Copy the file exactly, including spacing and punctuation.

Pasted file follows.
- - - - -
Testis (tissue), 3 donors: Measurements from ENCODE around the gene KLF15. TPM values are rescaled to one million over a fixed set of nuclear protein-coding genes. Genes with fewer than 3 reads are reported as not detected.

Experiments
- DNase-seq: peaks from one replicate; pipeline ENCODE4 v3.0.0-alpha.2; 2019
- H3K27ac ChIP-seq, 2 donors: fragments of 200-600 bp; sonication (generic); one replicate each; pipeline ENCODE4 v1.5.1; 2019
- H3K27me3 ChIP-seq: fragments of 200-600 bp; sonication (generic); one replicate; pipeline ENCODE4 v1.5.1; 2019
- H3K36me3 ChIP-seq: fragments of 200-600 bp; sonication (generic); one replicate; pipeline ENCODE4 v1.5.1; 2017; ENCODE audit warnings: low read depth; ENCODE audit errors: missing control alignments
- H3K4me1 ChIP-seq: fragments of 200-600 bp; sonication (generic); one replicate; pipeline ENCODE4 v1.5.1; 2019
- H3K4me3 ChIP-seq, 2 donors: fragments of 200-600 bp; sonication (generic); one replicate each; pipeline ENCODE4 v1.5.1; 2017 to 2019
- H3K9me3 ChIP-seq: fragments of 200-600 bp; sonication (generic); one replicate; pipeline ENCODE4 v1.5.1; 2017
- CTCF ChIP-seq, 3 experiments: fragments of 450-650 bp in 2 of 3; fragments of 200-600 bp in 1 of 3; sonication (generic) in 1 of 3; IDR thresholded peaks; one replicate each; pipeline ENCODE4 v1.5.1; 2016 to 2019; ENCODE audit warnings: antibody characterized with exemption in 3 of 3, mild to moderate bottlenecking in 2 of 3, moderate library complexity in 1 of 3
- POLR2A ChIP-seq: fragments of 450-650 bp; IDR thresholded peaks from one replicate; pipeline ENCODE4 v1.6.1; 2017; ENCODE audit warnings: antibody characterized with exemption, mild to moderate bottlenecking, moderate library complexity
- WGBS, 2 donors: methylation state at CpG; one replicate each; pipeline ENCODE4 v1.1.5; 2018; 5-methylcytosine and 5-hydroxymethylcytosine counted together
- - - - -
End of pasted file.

Testis (tissue), 3 donors: Measurements from ENCODE around the gene KLF15. TPM values are rescaled to one million over a fixed set of nuclear protein-coding genes. Genes with fewer than 3 reads are reported as not detected.

Experiments
- DNase-seq: peaks from one replicate; pipeline ENCODE4 v3.0.0-alpha.2; 2019
- H3K27ac ChIP-seq, 2 donors: fragments of 200-600 bp; sonication (generic); one replicate each; pipeline ENCODE4 v1.5.1; 2019
- H3K27me3 ChIP-seq: fragments of 200-600 bp; sonication (generic); one replicate; pipeline ENCODE4 v1.5.1; 2019
- H3K36me3 ChIP-seq: fragments of 200-600 bp; sonication (generic); one replicate; pipeline ENCODE4 v1.5.1; 2017; ENCODE audit warnings: low read depth; ENCODE audit errors: missing control alignments
- H3K4me1 ChIP-seq: fragments of 200-600 bp; sonication (generic); one replicate; pipeline ENCODE4 v1.5.1; 2019
- H3K4me3 ChIP-seq, 2 donors: fragments of 200-600 bp; sonication (generic); one replicate each; pipeline ENCODE4 v1.5.1; 2017 to 2019
- H3K9me3 ChIP-seq: fragments of 200-600 bp; sonication (generic); one replicate; pipeline ENCODE4 v1.5.1; 2017
- CTCF ChIP-seq, 3 experiments: fragments of 450-650 bp in 2 of 3; fragments of 200-600 bp in 1 of 3; sonication (generic) in 1 of 3; IDR thresholded peaks; one replicate each; pipeline ENCODE4 v1.5.1; 2016 to 2019; ENCODE audit warnings: antibody characterized with exemption in 3 of 3, mild to moderate bottlenecking in 2 of 3, moderate library complexity in 1 of 3
- POLR2A ChIP-seq: fragments of 450-650 bp; IDR thresholded peaks from one replicate; pipeline ENCODE4 v1.6.1; 2017; ENCODE audit warnings: antibody characterized with exemption, mild to moderate bottlenecking, moderate library complexity
- WGBS, 2 donors: methylation state at CpG; one replicate each; pipeline ENCODE4 v1.1.5; 2018; 5-methylcytosine and 5-hydroxymethylcytosine counted together